Oil prices hit 5-month highs, Brent settles above $70 on strong US jobs report and Libya conflict

Key Points
  • Crude futures are set for weekly gains on OPEC supply cuts and U.S. sanctions.
  • An eastern Libyan commander ordered his troops to march on the capital of Tripoli, escalating a conflict with the internationally recognized government.
  • Bureau of Labor Statistics reports the U.S. added 196,000 jobs in March, marking a return to solid employment growth after a weak report in February.
An idled pump jack, once used to extract crude oil from the ground, and a tank battery, used to temporarily store freshly-pumped crude, rust in a farmer's field near Ridgway, Ill., Jan. 21, 2015.
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Oil prices rose more than 1 percent on Friday on bullish U.S. employment data that tempered fears about a decline in global crude demand and on expectations that an escalating conflict in Libya could tighten oil supplies.

U.S. West Texas Intermediate crude settled 98 cents higher at $63.11 a barrel on Friday, rising 1.6% to a new five-month closing high. WTI posted its fifth consecutive weekly gain, rising 4.9% over the last five days.

Brent crude futures rose 94 cents, or 1.4%, to $70.34 a barrel, marking the first time the international benchmark has settled above $70 in five months. Brent finished the week 2.9% higher.

Both contracts hit new five-month highs after Friday's settle.

"Oil prices are rallying in reaction to the U.S. employment report," said John Kilduff, a partner at Again Capital LLC in New York. "Signs of global economic slowdown had been a headwind for oil prices, but this morning's report seemed to dispel at least some of those concerns."

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Crude futures rose with the U.S. stock market after the Bureau of Labor Statistics said the U.S. added 196,000 jobs in March, marking a return to solid employment growth after a weak report in February.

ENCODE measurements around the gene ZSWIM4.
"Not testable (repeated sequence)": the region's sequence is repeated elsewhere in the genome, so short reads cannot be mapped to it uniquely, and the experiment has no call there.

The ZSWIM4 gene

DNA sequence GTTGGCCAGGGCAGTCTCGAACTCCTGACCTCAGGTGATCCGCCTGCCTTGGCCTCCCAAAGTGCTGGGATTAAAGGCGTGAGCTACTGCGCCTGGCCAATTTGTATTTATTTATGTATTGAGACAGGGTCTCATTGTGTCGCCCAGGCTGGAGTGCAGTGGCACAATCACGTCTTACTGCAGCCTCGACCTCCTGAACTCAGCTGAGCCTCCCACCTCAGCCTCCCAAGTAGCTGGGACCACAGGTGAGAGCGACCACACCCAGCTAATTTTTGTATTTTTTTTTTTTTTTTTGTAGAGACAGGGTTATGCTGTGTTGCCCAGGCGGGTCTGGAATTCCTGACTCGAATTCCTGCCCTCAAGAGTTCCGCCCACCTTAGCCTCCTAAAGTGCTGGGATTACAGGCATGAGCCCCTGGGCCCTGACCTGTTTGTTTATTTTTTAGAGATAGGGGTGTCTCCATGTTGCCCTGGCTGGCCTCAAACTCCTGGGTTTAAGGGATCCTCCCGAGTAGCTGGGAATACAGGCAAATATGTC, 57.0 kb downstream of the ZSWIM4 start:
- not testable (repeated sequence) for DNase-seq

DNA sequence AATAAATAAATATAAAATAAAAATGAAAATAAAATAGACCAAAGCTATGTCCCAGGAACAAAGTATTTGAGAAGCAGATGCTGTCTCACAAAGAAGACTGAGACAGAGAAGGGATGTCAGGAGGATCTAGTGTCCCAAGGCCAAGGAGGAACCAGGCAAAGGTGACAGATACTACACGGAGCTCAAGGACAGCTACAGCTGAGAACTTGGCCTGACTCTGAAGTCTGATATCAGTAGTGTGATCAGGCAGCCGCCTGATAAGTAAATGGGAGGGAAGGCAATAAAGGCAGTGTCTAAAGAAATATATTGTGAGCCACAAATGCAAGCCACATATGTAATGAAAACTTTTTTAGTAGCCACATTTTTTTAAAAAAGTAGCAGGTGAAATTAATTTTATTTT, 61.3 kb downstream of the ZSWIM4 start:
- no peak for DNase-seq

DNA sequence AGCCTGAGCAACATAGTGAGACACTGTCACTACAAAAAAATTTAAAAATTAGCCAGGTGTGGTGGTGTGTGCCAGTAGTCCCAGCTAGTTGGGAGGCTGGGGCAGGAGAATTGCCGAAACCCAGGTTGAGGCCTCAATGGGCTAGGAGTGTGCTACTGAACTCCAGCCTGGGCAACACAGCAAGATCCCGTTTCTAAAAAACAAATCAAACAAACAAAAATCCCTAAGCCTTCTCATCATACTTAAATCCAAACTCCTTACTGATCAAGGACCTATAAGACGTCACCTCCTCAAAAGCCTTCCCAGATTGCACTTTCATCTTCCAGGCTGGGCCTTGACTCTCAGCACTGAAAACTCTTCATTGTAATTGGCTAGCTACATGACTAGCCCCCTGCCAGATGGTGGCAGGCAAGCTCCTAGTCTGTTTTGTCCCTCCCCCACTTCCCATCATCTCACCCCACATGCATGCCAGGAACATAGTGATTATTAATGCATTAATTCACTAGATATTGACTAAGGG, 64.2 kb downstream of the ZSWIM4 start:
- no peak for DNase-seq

Military action in Libya, which could disrupt supply from the OPEC member, also supported prices.

Eastern Libyan commander Khalifa Haftar ordered his troops on Thursday to march on the capital Tripoli, escalating a conflict with the internationally recognized government.

Any potential oil outages in Libya would "noticeably increase the pressure on Saudi Arabia to open up the oil tap again, as it did in the autumn," Commerzbank said in a note.

Crude futures also received a boost from news of a potential slowdown in crude production out of Venezuela, as U.S. sanctions and energy blackouts hit the OPEC nation's oil industry.

Venezuelan state-owned oil company PDVSA expects its crucial crude upgraders to operate well below capacity this month, according to industry sources and documents seen by Reuters.

Venezuela depends on the upgraders, which are mostly operated by joint ventures with foreign companies, to convert the extra-heavy crude oil produced in the Orinoco Belt into exportable grades usable in overseas refineries.

Oil demand has been resilient, Goldman Sachs says

U.S. energy firms this week increased the number of oil rigs operating for the first time in seven weeks. Companies added 15 oil rigs in the week to April 5, the biggest increase since May, bringing the total count to 831, General Electric's Baker Hughes energy services firm said in its closely followed report on Friday.

Lingering concerns over U.S.-China trade relations limited oil price gains.

The United States and China, the world's two biggest oil consumers, could be close to ending their trade dispute, though some hurdles remain.

U.S. President Donald Trump on Thursday said the two sides were "very close to making a deal," but the United States remains hesitant to lift its tariffs on $250 billion worth of goods.

Prices for thermal coal and natural gas, the main power generation fuels, have already fallen sharply amid a marked slowdown in consumption.

— CNBC's Tom DiChristopher contributed to this report.